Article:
Metamorphic rocks start out as one type of rock (but with heat, pressure, and time) gradually change into a new type of rock! Let’s look at how this happens and what kinds of rocks are metamorphic.
You probably already know the word metamorphosis from studying butterflies, how they change from a caterpillar into a butterfly after spending time in a cocoon. Similarly, rocks can undergo metamorphosis because they change from one thing into another!
In the rock cycle, there are three main types of rocks: Sedimentary, Igneous, and Metamorphic
- Sedimentary rocks were originally sediments, which were compacted under high pressure.
- Igneous rocks form when liquid magma or lava cools and hardens.
- Metamorphic rocks begin as either sedimentary or igneous rocks (or even another metamorphic rock) but change when exposed to the right conditions: high heat, high pressure, or to a hot mineral-rich fluid. Usually all three happen together!
For all three of these conditions to occur, we must go deep into the Earth’s crust or to a plate boundary where tectonic plates are colliding. The conditions must be just right though, as the rock needs to remain solid and not melt. If there is too much pressure or too much heat, the rock will melt and become magma. So metamorphic rocks are pretty special because they are often squished, spread out, and folded, but they do not get hot enough to melt. Amazing!
Metamorphic rocks form deep in the planet’s crust, but they are pushed up to the surface of the Earth through geologic uplift such as earthquakes or volcanoes, and through erosion of the rocks and soil above them. Let’s take a look at some of the rocks that change!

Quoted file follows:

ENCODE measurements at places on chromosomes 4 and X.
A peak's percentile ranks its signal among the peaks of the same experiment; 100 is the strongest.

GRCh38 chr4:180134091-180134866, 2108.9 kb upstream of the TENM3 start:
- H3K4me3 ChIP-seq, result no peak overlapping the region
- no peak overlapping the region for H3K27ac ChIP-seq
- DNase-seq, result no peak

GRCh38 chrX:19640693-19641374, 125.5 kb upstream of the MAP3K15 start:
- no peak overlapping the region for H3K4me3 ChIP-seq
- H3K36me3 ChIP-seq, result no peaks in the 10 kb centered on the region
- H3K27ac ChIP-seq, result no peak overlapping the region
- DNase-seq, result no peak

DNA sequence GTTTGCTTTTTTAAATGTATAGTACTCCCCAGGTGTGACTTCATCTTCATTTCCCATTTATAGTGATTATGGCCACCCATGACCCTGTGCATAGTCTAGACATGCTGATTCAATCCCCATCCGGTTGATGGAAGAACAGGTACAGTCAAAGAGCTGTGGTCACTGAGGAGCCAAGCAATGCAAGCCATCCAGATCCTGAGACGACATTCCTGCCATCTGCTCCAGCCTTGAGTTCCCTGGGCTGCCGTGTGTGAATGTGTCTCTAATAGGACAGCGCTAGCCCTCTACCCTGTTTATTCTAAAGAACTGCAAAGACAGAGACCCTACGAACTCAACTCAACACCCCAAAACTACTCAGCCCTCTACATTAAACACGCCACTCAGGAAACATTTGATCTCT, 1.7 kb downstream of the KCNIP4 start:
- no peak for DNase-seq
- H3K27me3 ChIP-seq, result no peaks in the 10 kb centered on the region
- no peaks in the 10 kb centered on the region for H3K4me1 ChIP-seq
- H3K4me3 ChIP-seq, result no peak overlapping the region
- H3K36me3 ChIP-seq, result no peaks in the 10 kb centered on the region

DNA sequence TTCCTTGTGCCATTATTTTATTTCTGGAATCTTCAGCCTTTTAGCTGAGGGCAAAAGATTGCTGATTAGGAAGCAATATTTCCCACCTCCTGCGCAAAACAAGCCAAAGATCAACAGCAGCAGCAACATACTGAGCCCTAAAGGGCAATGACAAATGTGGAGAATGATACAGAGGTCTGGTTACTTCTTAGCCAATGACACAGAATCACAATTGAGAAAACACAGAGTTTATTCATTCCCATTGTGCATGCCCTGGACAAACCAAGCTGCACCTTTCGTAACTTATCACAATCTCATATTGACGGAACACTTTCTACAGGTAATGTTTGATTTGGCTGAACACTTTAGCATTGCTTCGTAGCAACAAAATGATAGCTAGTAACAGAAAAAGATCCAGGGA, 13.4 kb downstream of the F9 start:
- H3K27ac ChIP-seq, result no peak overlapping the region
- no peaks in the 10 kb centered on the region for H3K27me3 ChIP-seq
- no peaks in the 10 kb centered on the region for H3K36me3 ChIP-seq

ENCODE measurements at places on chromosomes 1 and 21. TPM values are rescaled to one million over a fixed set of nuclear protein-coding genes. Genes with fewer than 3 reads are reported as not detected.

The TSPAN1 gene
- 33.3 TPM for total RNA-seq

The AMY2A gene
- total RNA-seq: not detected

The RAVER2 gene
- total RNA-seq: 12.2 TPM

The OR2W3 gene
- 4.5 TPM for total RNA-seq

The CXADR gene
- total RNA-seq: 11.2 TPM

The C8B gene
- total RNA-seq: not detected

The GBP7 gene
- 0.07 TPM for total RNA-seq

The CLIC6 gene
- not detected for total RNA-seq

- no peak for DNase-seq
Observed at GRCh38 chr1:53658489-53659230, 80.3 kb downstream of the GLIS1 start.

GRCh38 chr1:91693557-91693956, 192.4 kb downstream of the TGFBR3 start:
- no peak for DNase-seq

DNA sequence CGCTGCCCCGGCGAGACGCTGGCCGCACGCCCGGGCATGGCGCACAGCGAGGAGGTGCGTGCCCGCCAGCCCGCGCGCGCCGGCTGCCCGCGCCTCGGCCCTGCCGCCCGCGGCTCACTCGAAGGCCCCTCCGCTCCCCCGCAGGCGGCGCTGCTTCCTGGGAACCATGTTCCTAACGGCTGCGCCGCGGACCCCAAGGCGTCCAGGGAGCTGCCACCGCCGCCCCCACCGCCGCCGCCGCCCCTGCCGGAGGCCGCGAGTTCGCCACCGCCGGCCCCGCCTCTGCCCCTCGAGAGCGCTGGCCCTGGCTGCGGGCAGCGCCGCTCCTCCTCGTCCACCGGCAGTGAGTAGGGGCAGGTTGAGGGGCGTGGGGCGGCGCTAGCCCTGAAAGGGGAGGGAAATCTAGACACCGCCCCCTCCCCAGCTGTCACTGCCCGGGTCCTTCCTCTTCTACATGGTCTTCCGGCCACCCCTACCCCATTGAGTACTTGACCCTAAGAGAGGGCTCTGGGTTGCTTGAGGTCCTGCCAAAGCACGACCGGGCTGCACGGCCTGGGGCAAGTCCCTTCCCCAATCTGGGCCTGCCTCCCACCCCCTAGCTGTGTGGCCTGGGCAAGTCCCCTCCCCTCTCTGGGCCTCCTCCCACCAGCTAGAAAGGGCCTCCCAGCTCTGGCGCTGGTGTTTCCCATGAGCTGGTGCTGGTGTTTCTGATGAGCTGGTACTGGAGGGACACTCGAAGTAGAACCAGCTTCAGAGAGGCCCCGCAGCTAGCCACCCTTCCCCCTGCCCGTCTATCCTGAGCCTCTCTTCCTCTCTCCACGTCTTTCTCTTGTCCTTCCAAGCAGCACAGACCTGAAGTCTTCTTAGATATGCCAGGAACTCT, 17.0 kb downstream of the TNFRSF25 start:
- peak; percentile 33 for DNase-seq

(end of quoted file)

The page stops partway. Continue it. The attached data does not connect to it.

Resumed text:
Granite -> Gneiss
Granite is an igneous rock that forms when magma cools slowly underground. When granite is exposed to the right amount of heat and pressure, it changes into gneiss. Igneous gemstones include peridot and diamond.
Limestone -> Marble
Limestone is a sedimentary rock that includes tiny broken-down pieces of fossils, shells, or coral. Under the right conditions it can change into marble. Sedimentary gemstones include opals, malachite and azurite.
Sandstone -> Quartzite
Quartz-rich sandstone is another kind of sedimentary rock primary made up of grains of sand. It can metamorphosize to form quartzite. You may have heard of quartz. Quartz is man-made, while quartzite is the natural stone.
Most gemstones form as minerals in the lower surface of the Earth’s crust, and the majority of them are formed by metamorphosis. Fluids escaping the magma below flow into fractures and cavities in the lower part of the crust. These conditions are perfect for the formation of crystals: high temperature, high pressure and room to grow. This is where diamonds form before volcanic explosions bring them closer to the surface. Interestingly, if they traveled upward more slowly with magma, they would melt, so the rapid nature of a volcanic eruption is the only way to bring these crystals towards the surface of the Earth.
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